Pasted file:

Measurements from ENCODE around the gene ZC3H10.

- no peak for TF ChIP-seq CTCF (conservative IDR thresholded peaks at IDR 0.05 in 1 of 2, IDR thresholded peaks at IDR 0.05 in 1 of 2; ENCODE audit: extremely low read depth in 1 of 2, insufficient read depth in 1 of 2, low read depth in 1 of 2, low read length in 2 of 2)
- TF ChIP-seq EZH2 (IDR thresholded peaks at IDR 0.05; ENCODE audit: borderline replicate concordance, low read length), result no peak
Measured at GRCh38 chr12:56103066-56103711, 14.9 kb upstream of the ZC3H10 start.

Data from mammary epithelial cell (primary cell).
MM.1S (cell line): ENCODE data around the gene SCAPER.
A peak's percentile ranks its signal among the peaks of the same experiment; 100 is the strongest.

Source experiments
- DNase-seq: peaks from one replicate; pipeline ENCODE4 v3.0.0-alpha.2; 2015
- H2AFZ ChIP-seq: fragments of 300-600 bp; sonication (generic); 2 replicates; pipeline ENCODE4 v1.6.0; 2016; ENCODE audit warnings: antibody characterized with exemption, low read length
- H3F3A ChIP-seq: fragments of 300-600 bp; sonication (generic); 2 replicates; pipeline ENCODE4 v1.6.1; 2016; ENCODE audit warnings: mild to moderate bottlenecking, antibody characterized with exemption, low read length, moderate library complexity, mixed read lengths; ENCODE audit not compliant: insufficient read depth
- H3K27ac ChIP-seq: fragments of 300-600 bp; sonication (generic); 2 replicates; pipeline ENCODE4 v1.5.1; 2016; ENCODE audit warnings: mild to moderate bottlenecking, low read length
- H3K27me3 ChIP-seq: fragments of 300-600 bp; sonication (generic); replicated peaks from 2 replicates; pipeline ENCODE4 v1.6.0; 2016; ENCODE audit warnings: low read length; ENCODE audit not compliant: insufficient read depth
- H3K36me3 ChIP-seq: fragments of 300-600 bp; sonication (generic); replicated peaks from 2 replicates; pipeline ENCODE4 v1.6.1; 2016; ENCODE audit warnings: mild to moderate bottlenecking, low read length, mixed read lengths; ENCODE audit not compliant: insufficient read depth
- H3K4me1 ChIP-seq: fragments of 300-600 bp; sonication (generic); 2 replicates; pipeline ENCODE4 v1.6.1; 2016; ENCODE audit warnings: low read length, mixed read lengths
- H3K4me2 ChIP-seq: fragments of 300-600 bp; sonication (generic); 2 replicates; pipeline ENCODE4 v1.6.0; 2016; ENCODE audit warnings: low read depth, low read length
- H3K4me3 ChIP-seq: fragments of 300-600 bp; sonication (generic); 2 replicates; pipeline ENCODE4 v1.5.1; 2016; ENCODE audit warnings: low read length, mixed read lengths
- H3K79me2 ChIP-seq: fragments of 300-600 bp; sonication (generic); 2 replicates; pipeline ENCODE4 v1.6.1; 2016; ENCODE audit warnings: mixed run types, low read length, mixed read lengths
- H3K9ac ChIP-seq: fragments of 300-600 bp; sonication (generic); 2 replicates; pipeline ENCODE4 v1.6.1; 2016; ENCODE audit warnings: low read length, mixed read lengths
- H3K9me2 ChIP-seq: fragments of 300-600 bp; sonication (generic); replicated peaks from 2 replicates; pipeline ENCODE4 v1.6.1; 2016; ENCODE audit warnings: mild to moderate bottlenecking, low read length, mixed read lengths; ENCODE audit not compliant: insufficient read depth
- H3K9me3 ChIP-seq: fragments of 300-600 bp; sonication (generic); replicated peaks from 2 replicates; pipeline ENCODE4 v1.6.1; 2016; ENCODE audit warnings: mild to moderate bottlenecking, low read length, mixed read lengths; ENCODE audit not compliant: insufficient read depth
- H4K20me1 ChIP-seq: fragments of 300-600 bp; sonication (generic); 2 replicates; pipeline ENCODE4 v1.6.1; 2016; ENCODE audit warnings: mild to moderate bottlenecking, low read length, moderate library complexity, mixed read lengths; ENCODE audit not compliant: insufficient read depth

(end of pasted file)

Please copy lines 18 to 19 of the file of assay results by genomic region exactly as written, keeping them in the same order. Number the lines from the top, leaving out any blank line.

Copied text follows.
- H3K79me2 ChIP-seq: fragments of 300-600 bp; sonication (generic); 2 replicates; pipeline ENCODE4 v1.6.1; 2016; ENCODE audit warnings: mixed run types, low read length, mixed read lengths
- H3K9ac ChIP-seq: fragments of 300-600 bp; sonication (generic); 2 replicates; pipeline ENCODE4 v1.6.1; 2016; ENCODE audit warnings: low read length, mixed read lengths